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As Brazil suffers deadliest day of outbreak, Bolsonaro insists people get back to work

Brazil reached a grim milestone on May 19, as its daily deaths from the Wuhan coronavirus (COVID-19) hit over 1,000 for the first time. The country has 310,087 confirmed cases, according to data from Johns Hopkins University, but public health experts believe the actual caseload is higher because of insufficient testing.

Despite these figures, President Jair Bolsonaro has continued to brush aside the risks of COVID-19, rallying supporters to flout local stay-at-home orders and follow his directive to go back to work.

His handling came to a head on May 15, when Nelson Teich, his newly appointed health minister, resigned – just weeks after Bolonsaro sacked his predecessor over clashes on lockdown measures.

The ongoing political turmoil has further complicated the country’s pandemic response. As of press time, Brazil has the third-highest number of coronavirus cases in the world, following Russia and the United States, as well as the highest daily death rate after the United States.

Public health experts have also expressed concern that Brazil’s disorderly approach can sink its healthcare system – and, by consequence, the economy – further. According to credit rating agency Moody’s, Latin America’s largest economy could contract by as much as 5.2 percent this year, its steepest recession in history.

A shadow of its former self

Brazil’s current response to the pandemic is a far cry to its track record for nimble responses to healthcare challenges in the past.

“Right now everything is completely disorganized and no one is working toward joint solutions,” said Marcia Castro, a global health expert at Harvard University who is originally from Brazil. “This has a cost, and the cost is human lives.”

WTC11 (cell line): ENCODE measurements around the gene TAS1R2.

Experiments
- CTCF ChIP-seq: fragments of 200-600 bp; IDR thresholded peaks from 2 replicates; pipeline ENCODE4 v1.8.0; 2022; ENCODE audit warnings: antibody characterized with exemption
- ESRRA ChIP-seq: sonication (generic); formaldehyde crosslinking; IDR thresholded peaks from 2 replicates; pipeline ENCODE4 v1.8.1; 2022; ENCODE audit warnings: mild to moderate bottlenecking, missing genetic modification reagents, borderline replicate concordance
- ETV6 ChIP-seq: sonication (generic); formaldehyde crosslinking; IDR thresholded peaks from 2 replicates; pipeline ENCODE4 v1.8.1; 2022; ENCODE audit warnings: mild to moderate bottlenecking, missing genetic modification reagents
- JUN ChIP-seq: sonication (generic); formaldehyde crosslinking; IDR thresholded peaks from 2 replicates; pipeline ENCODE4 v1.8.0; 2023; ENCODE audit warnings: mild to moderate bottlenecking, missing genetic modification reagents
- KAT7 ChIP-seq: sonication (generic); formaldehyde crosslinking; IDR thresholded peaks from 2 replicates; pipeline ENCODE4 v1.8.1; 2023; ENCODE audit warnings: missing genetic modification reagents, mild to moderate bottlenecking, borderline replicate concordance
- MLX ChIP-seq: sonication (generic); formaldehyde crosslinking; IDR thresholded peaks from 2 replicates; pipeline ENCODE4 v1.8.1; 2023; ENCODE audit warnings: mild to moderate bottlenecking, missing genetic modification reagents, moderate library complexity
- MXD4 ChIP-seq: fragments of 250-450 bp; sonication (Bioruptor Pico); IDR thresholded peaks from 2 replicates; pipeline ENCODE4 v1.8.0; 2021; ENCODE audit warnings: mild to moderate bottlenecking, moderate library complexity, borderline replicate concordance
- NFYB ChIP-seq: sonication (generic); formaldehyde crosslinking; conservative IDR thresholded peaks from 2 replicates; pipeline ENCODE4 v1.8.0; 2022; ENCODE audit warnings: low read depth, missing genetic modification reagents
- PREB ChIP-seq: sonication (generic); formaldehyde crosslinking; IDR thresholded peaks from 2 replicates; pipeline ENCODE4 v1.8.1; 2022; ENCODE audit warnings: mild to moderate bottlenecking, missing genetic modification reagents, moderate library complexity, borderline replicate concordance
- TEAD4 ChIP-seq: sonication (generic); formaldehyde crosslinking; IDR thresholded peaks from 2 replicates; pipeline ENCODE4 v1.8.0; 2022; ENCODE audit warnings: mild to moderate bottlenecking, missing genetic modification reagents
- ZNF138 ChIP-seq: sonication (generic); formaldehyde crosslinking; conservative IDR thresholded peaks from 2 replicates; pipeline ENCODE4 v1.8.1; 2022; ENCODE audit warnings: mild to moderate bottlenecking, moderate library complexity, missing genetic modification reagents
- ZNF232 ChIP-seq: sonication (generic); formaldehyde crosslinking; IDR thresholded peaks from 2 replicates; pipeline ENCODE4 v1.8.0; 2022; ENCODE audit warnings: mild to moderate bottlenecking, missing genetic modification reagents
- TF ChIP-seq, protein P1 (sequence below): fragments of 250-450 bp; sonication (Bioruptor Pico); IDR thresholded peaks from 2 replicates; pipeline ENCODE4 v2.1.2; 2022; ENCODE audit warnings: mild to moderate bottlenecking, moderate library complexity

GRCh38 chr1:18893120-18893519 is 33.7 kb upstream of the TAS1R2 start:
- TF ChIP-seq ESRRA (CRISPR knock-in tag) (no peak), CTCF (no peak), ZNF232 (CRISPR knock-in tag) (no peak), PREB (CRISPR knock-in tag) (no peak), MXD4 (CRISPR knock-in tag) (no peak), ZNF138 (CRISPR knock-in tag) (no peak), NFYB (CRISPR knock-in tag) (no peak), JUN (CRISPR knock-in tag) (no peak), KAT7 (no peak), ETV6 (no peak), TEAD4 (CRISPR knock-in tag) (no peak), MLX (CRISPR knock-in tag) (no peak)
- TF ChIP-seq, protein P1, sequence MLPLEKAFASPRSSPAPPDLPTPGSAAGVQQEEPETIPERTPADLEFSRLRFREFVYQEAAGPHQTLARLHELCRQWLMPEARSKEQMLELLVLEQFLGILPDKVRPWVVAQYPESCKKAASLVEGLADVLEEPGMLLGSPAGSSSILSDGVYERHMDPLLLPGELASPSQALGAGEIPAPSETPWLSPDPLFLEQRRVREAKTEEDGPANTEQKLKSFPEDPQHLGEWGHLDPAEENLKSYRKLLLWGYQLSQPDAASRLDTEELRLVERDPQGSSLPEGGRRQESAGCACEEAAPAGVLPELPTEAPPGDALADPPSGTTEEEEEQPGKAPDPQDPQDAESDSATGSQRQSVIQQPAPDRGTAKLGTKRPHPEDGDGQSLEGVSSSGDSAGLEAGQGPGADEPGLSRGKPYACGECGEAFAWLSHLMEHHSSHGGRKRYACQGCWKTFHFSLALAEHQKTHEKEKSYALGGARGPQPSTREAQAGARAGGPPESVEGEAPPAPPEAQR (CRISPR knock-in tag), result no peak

The country, in particular, has come up with novel solutions to medical crises in the past. When HIV cases surged in the 1990s, Brazil offered free and universal treatment, and even pushed drug companies to lower costs. The health department even developed its own generic version of the drug, which reduced HIV prevalence in the country.

According to Tania Lago, a professor of medicine at Sao Paolo’s Santa Casa University who worked in the Ministry of Health in the 1990s, the country’s past success was the result of investing in science and empowering scientists.

“Now there’s been a rupture in the nation with its scientific community,” she told the New York Times. “What saddens me is that we are and will continue to lose lives that could be saved.”

Fractured relations

Despite the grim figures, Bolsonaro has downplayed the risks of the coronavirus and has even urged Brazilians to return to work. Last week, he issued an executive order classifying gyms and beauty salons as essential businesses that should remain open – a move that went against state and local measures, and caught his own health minister by surprise.

To make matters worse, public health experts say that Brazil’s caseload has yet to reach its peak. Data compiled by Imperial College London shows that the country had the highest contagion rate among 54 countries. In addition, the Institute for Health Metrics and Evaluation model, which is also used by the White House, predicts that the virus will kill 88,000 more people before summer.

The political turmoil has also hurt the country’s ability to respond to the virus. In Maranhao State, which has over 16,000 cases, Gov. Flavio Dino said that the federal government has been an obstacle to that state’s efforts to shop for ventilators and put up field hospitals.

Meanwhile, in Amazonas State, which has over 25,000 cases, the healthcare system has all but collapsed, with hospitals filled beyond capacity and cemeteries resorting to mass graves to deal with the deluge of bodies. Mayor Arthur Virgilio Neto of state capital Manaus, who has repeatedly urged for federal assistance – sometimes, in tears – says Bolsonaro is part of the problem. (Related: Pandemic conditions in Manaus, Brazil, are like a “horror movie.”)

“People never stopped roaming the streets; there has been flagrant disregard for our decrees,” he added. “He is against social distancing, and that explains part of the disobedience.” has more stories on the ongoing coronavirus outbreak.

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